‘Things being as bad as they are,’ the baker had said to the two brothers earlier, ‘this world won’t last for much longer.’ ‘I’ve got worse news for you, Uncle,’ Laal had replied. ‘The world will survive forever, with everything staying exactly as it is now.’– The Golden Legend
Summary and Thoughts
When shots ring out on the Grand Trunk Road, Nargis’s life begins to crumble around her. Her husband, Massud–a fellow architect–is caught in the cross fire and dies before she can confess her greatest secret to him. Now under threat from a powerful military intelligence officer, who demands that she pardon her husband’s American killer, Nargis fears that the truth about her past will soon be exposed. For weeks someone has been broadcasting people’s secrets from the minaret of the local mosque, and, in a country where even the accusation of blasphemy is a currency to be bartered, the mysterious broadcasts have struck fear in Christians and Muslims alike. When the loudspeakers reveal a forbidden romance between a Muslim cleric’s daughter and Nargis’s Christian neighbor, Nargis finds herself trapped in the center of the chaos tearing their community apart.
This was quite a complex, dense story. Rich with political history, religious allegory, and ornate description, The Golden Legend definitely has a lot to say, though unfortunately for me, I was left in the dust by its constant soliloquies. The story follows four main characters – Nargis (a widow with a secret), Helen (a Christian servant girl on the run), Imram (a friend to Nargis and Helen who aids in their escape), and Lily (Helen’s father and a wanted enemy of the government). The reader learns more about their backgrounds, relationships, and the larger political corruption around them as they try to make sense of their own humanity in times of crisis. Though I appreciated the core of Aslam’s narrative, I found it difficult to follow the specific actions and scenes of the story due to the long, long, long, loooooooooong sections of exposition between each character interaction. This meant that I often felt disconnected from the characters, uninterested in any possible tension due to never knowing how or when relationships developed or where characters were in any certain scene (both time and location). While I can definitely understand why others may rate this book highly, for me, the execution of the plot was lacking and I’d only selectively recommend this book to others.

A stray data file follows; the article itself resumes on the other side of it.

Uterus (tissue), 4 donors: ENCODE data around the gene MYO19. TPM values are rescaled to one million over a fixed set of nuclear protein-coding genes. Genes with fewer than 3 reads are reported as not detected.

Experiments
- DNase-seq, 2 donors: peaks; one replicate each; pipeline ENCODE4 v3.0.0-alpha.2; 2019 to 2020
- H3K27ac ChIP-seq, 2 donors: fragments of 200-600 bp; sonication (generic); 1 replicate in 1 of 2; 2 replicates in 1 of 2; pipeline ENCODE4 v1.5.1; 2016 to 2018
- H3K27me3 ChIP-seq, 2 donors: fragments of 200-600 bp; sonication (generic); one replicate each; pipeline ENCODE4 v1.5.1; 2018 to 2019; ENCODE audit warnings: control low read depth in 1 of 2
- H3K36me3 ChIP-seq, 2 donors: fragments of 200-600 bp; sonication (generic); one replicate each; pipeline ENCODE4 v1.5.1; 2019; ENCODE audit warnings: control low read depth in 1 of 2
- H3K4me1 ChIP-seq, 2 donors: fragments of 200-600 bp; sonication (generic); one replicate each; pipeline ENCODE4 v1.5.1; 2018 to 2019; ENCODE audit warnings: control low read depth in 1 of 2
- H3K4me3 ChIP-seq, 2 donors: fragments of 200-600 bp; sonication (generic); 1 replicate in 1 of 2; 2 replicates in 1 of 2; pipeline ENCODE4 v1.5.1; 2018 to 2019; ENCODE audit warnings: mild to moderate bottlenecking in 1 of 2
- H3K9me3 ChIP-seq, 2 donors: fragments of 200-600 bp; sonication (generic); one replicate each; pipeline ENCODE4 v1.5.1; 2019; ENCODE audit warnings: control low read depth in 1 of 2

For Those Who Enjoyed
- Homefire by Kamila Shamsie
- We Are Displaced by Malala Yousafzai
- If They Come for Us by Fatima Asghar
- The Bird King by G. Willow Wilson
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